Directed by: Paul Weitz
Written by: Adam Herz
Starring: Jason Biggs, Chris Klein, Alyson Hannigan, Natasha Lyonne, Thomas Ian Nicholas
Sexual aspirations and the male high school experiences go together like peanut butter and jelly. It’s become something so ingrained into their thinking especially in a time where hormones rise and self-control loosens its grip. Coming from the raunchy 80s films, American Pie set a new standard for what teen sex comedies and gross-out humor could look like and set the foundation of what these films would strive to achieve heading into a new millennium.
With high school coming to a close and unfortunately still a virgin, Jim Levenstein (Jason Biggs) and his other friends set their sights on hopefully having sex at prom. With this goal, they each attempt to find a way to have sex and learn some lessons along the way.
The impact of American Pie cannot be understated because of the way it displayed the sexual experience in high school and has influenced many who grew up in that era. It would be even better if the film was great, but the product we received does just fine. Rewatching it felt like a reminder of just how juvenile teenage boys could be and how much sex connects to their ego and self-worth. That idea ultimately drives the story and becomes the central conflict each of these characters battle throughout the story.
It reframes the sexual experience as something that needs to be done rather than doing it for the actual pleasure involved. Jim has a strong line where he mentions that the pressure to reach this milestone has made him hate the actual act itself. It speaks volumes as to what these boys value and how society continues to push this standard that only makes others feel like they’re less than if they fail to measure up. While many sequences in the film come from fantasy island, like when Nadia (Shannon Elizabeth) is left alone in Jim’s room, the screenwriters really capture what conversations of guys of that age revolve around. If it does not include sex, then it has to do with how it should be about sex. It’s all-consuming that having a conversation with someone else that does not revolve around sex feels like a cathartic reprieve. It proves to be the hidden layer within a story trying its hardest to be edgy and provocative.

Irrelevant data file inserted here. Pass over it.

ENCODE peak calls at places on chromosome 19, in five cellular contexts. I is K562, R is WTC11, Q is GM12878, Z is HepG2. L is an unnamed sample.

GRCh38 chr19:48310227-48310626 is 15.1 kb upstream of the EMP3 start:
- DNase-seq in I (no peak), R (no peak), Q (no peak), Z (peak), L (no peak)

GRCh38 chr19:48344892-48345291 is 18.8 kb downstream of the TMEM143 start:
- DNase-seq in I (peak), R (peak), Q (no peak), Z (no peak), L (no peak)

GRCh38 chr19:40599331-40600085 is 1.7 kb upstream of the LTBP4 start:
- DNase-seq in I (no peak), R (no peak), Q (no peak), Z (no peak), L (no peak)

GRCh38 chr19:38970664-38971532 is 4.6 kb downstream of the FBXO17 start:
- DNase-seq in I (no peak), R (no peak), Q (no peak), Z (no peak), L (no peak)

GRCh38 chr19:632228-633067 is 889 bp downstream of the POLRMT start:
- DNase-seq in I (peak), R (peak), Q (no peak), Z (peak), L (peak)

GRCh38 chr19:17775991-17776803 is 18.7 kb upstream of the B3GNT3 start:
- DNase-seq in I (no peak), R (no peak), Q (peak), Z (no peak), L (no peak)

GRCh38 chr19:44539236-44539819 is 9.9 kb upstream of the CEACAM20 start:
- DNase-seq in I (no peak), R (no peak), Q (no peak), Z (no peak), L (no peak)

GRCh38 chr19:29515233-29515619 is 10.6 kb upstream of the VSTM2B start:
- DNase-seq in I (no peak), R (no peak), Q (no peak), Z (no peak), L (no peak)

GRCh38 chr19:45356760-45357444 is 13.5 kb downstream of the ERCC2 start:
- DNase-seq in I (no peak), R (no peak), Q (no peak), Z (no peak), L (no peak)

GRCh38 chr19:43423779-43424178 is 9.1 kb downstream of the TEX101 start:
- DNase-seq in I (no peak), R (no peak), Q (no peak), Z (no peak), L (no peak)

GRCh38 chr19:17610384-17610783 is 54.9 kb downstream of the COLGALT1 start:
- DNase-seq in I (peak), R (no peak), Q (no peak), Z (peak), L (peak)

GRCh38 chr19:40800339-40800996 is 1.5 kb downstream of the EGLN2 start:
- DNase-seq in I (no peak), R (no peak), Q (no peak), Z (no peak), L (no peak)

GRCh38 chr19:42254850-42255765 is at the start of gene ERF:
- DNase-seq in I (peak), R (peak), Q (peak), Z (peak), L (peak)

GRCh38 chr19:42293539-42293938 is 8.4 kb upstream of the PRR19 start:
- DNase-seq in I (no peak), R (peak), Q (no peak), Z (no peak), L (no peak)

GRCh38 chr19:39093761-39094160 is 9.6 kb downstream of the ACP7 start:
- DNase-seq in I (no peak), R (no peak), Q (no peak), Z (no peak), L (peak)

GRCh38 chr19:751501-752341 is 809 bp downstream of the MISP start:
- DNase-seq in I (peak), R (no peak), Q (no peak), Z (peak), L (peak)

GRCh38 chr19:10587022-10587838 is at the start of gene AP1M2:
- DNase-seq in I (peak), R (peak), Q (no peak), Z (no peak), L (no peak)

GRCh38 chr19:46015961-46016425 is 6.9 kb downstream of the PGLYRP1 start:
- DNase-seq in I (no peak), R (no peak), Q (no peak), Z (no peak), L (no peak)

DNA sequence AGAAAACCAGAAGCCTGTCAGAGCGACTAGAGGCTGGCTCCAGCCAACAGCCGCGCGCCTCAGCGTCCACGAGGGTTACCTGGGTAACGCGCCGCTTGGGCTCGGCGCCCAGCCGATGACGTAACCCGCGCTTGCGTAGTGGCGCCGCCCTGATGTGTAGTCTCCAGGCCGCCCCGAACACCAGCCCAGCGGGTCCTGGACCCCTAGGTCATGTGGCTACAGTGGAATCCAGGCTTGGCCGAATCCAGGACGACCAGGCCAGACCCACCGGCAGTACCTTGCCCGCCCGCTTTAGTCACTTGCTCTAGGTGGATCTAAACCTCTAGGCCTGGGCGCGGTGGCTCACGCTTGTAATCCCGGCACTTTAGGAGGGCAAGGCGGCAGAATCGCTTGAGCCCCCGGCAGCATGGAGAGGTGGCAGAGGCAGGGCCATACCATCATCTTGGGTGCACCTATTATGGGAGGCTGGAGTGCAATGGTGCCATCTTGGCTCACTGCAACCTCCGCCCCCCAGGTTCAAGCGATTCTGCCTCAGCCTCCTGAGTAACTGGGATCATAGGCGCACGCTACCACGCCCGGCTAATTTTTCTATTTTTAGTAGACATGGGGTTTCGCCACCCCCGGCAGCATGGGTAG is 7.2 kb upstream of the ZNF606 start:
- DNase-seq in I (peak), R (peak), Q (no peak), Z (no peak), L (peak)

I found it fascinating that such a young crop of talents found their footing in this film in small parts but have made a name for themselves ever since. A prime example being John Cho, who gets referred to as the “Milf guy.” Natasha Lyonne also has some good scenes where she displays the comedic talent she would refine and perfect in future roles. Eugene Levy, of course, brought the comedic gold and does not fail to deliver once again.
Watching this film again as an adult surprised me because the story had much more heart than I remembered it having. Don’t get me wrong, there are still some reprehensible things that happen in the story, but these characters truly aren’t a bunch of degenerates much like in the spin-off Band Camp. Each of them front like all they want is sex but they each have the moment where they realize what it means to them and its impact on their way of thinking. It comes down to the cast and how they portray their characters. Sure, it gave rise to a character like Steve Stifler (Seann William Scott) but the other characters have that insecurity that comes with being a teenager and posing to have this confidence when it’s definitely severely lacking.
The comedy lands more times than it doesn’t and the conclusion wraps up everything very nicely for the story. This film does not reach the stratosphere of greatness, but it gets the job done in telling this story and actually creating characters worth rooting for, despite their major flaws. It surprisingly ages better than the other films in its series and it’s easy to see why.